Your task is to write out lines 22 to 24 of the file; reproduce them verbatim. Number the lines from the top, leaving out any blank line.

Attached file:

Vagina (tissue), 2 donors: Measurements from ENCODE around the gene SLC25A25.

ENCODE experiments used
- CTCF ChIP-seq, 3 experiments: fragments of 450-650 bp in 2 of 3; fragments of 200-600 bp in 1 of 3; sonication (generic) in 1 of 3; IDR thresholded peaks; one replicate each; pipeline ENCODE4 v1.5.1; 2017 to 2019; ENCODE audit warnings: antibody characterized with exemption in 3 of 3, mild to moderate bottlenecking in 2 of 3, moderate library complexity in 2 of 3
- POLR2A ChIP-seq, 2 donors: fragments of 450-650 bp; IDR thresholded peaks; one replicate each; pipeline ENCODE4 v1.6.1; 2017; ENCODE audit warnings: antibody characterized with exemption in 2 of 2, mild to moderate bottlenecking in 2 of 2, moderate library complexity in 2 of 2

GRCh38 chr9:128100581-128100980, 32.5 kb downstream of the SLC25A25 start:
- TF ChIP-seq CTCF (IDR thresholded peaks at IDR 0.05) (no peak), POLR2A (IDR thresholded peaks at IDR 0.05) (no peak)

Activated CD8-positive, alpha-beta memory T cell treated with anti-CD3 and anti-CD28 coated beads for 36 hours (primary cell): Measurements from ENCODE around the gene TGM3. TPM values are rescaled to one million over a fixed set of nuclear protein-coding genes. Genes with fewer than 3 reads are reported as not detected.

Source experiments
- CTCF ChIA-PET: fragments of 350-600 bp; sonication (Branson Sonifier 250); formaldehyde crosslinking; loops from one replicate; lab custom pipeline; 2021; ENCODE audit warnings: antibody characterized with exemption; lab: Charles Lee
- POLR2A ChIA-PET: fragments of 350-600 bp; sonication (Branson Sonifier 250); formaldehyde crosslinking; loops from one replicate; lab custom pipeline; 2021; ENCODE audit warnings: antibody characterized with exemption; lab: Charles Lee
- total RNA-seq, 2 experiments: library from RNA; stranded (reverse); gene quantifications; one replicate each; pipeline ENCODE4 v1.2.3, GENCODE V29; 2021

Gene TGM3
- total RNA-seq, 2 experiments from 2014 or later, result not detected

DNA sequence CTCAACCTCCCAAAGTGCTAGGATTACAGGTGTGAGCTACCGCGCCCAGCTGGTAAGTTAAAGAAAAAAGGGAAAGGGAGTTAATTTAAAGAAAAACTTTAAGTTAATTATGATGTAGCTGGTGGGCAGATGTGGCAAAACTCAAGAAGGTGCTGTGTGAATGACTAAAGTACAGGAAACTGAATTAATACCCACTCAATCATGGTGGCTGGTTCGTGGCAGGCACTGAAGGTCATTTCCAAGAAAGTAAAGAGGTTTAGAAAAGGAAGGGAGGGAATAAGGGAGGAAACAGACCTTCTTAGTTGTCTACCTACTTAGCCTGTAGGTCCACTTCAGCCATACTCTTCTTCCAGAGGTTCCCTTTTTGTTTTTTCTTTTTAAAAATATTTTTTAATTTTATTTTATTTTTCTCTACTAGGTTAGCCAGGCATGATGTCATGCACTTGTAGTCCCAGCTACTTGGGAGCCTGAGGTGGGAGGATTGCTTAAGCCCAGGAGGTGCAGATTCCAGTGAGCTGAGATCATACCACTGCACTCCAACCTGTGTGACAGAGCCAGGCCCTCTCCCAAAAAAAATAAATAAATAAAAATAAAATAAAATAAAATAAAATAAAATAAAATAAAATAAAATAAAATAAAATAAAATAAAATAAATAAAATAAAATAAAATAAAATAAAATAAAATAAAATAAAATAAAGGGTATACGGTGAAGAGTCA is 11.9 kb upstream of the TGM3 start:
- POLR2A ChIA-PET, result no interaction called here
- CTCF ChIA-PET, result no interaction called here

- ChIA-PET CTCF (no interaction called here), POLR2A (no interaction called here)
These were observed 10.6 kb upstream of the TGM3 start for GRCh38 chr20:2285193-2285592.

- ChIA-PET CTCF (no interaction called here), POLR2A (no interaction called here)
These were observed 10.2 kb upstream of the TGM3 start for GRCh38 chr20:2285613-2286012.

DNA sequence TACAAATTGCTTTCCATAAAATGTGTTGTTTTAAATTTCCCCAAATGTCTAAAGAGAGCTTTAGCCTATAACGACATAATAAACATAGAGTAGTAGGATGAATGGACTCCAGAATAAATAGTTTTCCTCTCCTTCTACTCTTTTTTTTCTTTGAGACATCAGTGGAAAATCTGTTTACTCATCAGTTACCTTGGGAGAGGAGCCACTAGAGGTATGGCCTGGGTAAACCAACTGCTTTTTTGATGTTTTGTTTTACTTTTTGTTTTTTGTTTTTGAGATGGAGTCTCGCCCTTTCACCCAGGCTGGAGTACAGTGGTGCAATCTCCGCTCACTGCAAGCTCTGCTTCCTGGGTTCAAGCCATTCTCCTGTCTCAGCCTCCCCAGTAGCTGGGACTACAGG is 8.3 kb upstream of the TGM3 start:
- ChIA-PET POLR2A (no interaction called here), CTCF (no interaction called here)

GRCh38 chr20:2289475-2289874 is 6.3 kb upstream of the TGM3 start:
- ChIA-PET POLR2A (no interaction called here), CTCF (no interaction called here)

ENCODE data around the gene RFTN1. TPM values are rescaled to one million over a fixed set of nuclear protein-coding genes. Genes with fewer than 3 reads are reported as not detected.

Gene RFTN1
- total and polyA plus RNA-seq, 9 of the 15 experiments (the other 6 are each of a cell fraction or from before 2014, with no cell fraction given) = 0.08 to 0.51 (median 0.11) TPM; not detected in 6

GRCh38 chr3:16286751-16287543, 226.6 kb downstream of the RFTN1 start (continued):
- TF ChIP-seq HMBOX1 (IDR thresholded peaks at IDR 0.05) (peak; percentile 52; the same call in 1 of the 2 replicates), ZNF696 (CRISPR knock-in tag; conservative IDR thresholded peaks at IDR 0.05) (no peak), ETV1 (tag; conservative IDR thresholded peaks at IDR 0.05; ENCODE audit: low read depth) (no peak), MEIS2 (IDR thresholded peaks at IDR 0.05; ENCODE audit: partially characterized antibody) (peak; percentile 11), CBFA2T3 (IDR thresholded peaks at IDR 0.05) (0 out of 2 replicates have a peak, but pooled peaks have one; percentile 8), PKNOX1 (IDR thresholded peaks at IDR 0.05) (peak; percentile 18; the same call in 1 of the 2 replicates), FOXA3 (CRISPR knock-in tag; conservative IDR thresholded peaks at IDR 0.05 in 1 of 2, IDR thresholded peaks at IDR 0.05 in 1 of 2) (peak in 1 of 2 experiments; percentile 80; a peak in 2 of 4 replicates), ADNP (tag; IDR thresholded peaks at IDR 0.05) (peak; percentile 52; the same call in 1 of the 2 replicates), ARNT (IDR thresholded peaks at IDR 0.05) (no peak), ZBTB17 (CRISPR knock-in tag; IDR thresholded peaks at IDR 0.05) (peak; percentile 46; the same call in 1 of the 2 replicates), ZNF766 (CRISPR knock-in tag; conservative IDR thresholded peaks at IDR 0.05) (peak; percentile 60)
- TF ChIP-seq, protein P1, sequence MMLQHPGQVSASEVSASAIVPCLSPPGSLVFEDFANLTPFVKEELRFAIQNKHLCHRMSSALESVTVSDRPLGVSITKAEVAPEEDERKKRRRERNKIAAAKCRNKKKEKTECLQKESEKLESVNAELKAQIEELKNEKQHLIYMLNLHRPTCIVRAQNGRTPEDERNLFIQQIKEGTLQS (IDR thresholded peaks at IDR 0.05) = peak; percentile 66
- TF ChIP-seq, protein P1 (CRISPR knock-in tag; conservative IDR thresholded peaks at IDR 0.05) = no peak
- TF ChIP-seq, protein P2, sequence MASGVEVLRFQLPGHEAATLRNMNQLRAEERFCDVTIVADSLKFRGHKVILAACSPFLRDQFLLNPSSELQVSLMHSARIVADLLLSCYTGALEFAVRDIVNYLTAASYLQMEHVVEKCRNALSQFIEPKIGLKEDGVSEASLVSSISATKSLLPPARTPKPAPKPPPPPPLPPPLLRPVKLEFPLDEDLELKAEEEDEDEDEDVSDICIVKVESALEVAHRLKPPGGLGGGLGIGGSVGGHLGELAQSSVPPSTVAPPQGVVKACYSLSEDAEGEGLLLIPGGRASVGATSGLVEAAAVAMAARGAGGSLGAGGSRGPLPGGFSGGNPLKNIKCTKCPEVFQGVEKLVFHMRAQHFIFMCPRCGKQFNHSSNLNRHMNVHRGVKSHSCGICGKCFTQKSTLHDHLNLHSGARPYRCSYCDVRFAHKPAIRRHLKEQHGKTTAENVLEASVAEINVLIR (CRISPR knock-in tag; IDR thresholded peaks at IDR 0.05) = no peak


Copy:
- ChIA-PET POLR2A (no interaction called here), CTCF (no interaction called here)

GRCh38 chr20:2289475-2289874 is 6.3 kb upstream of the TGM3 start:
- ChIA-PET POLR2A (no interaction called here), CTCF (no interaction called here)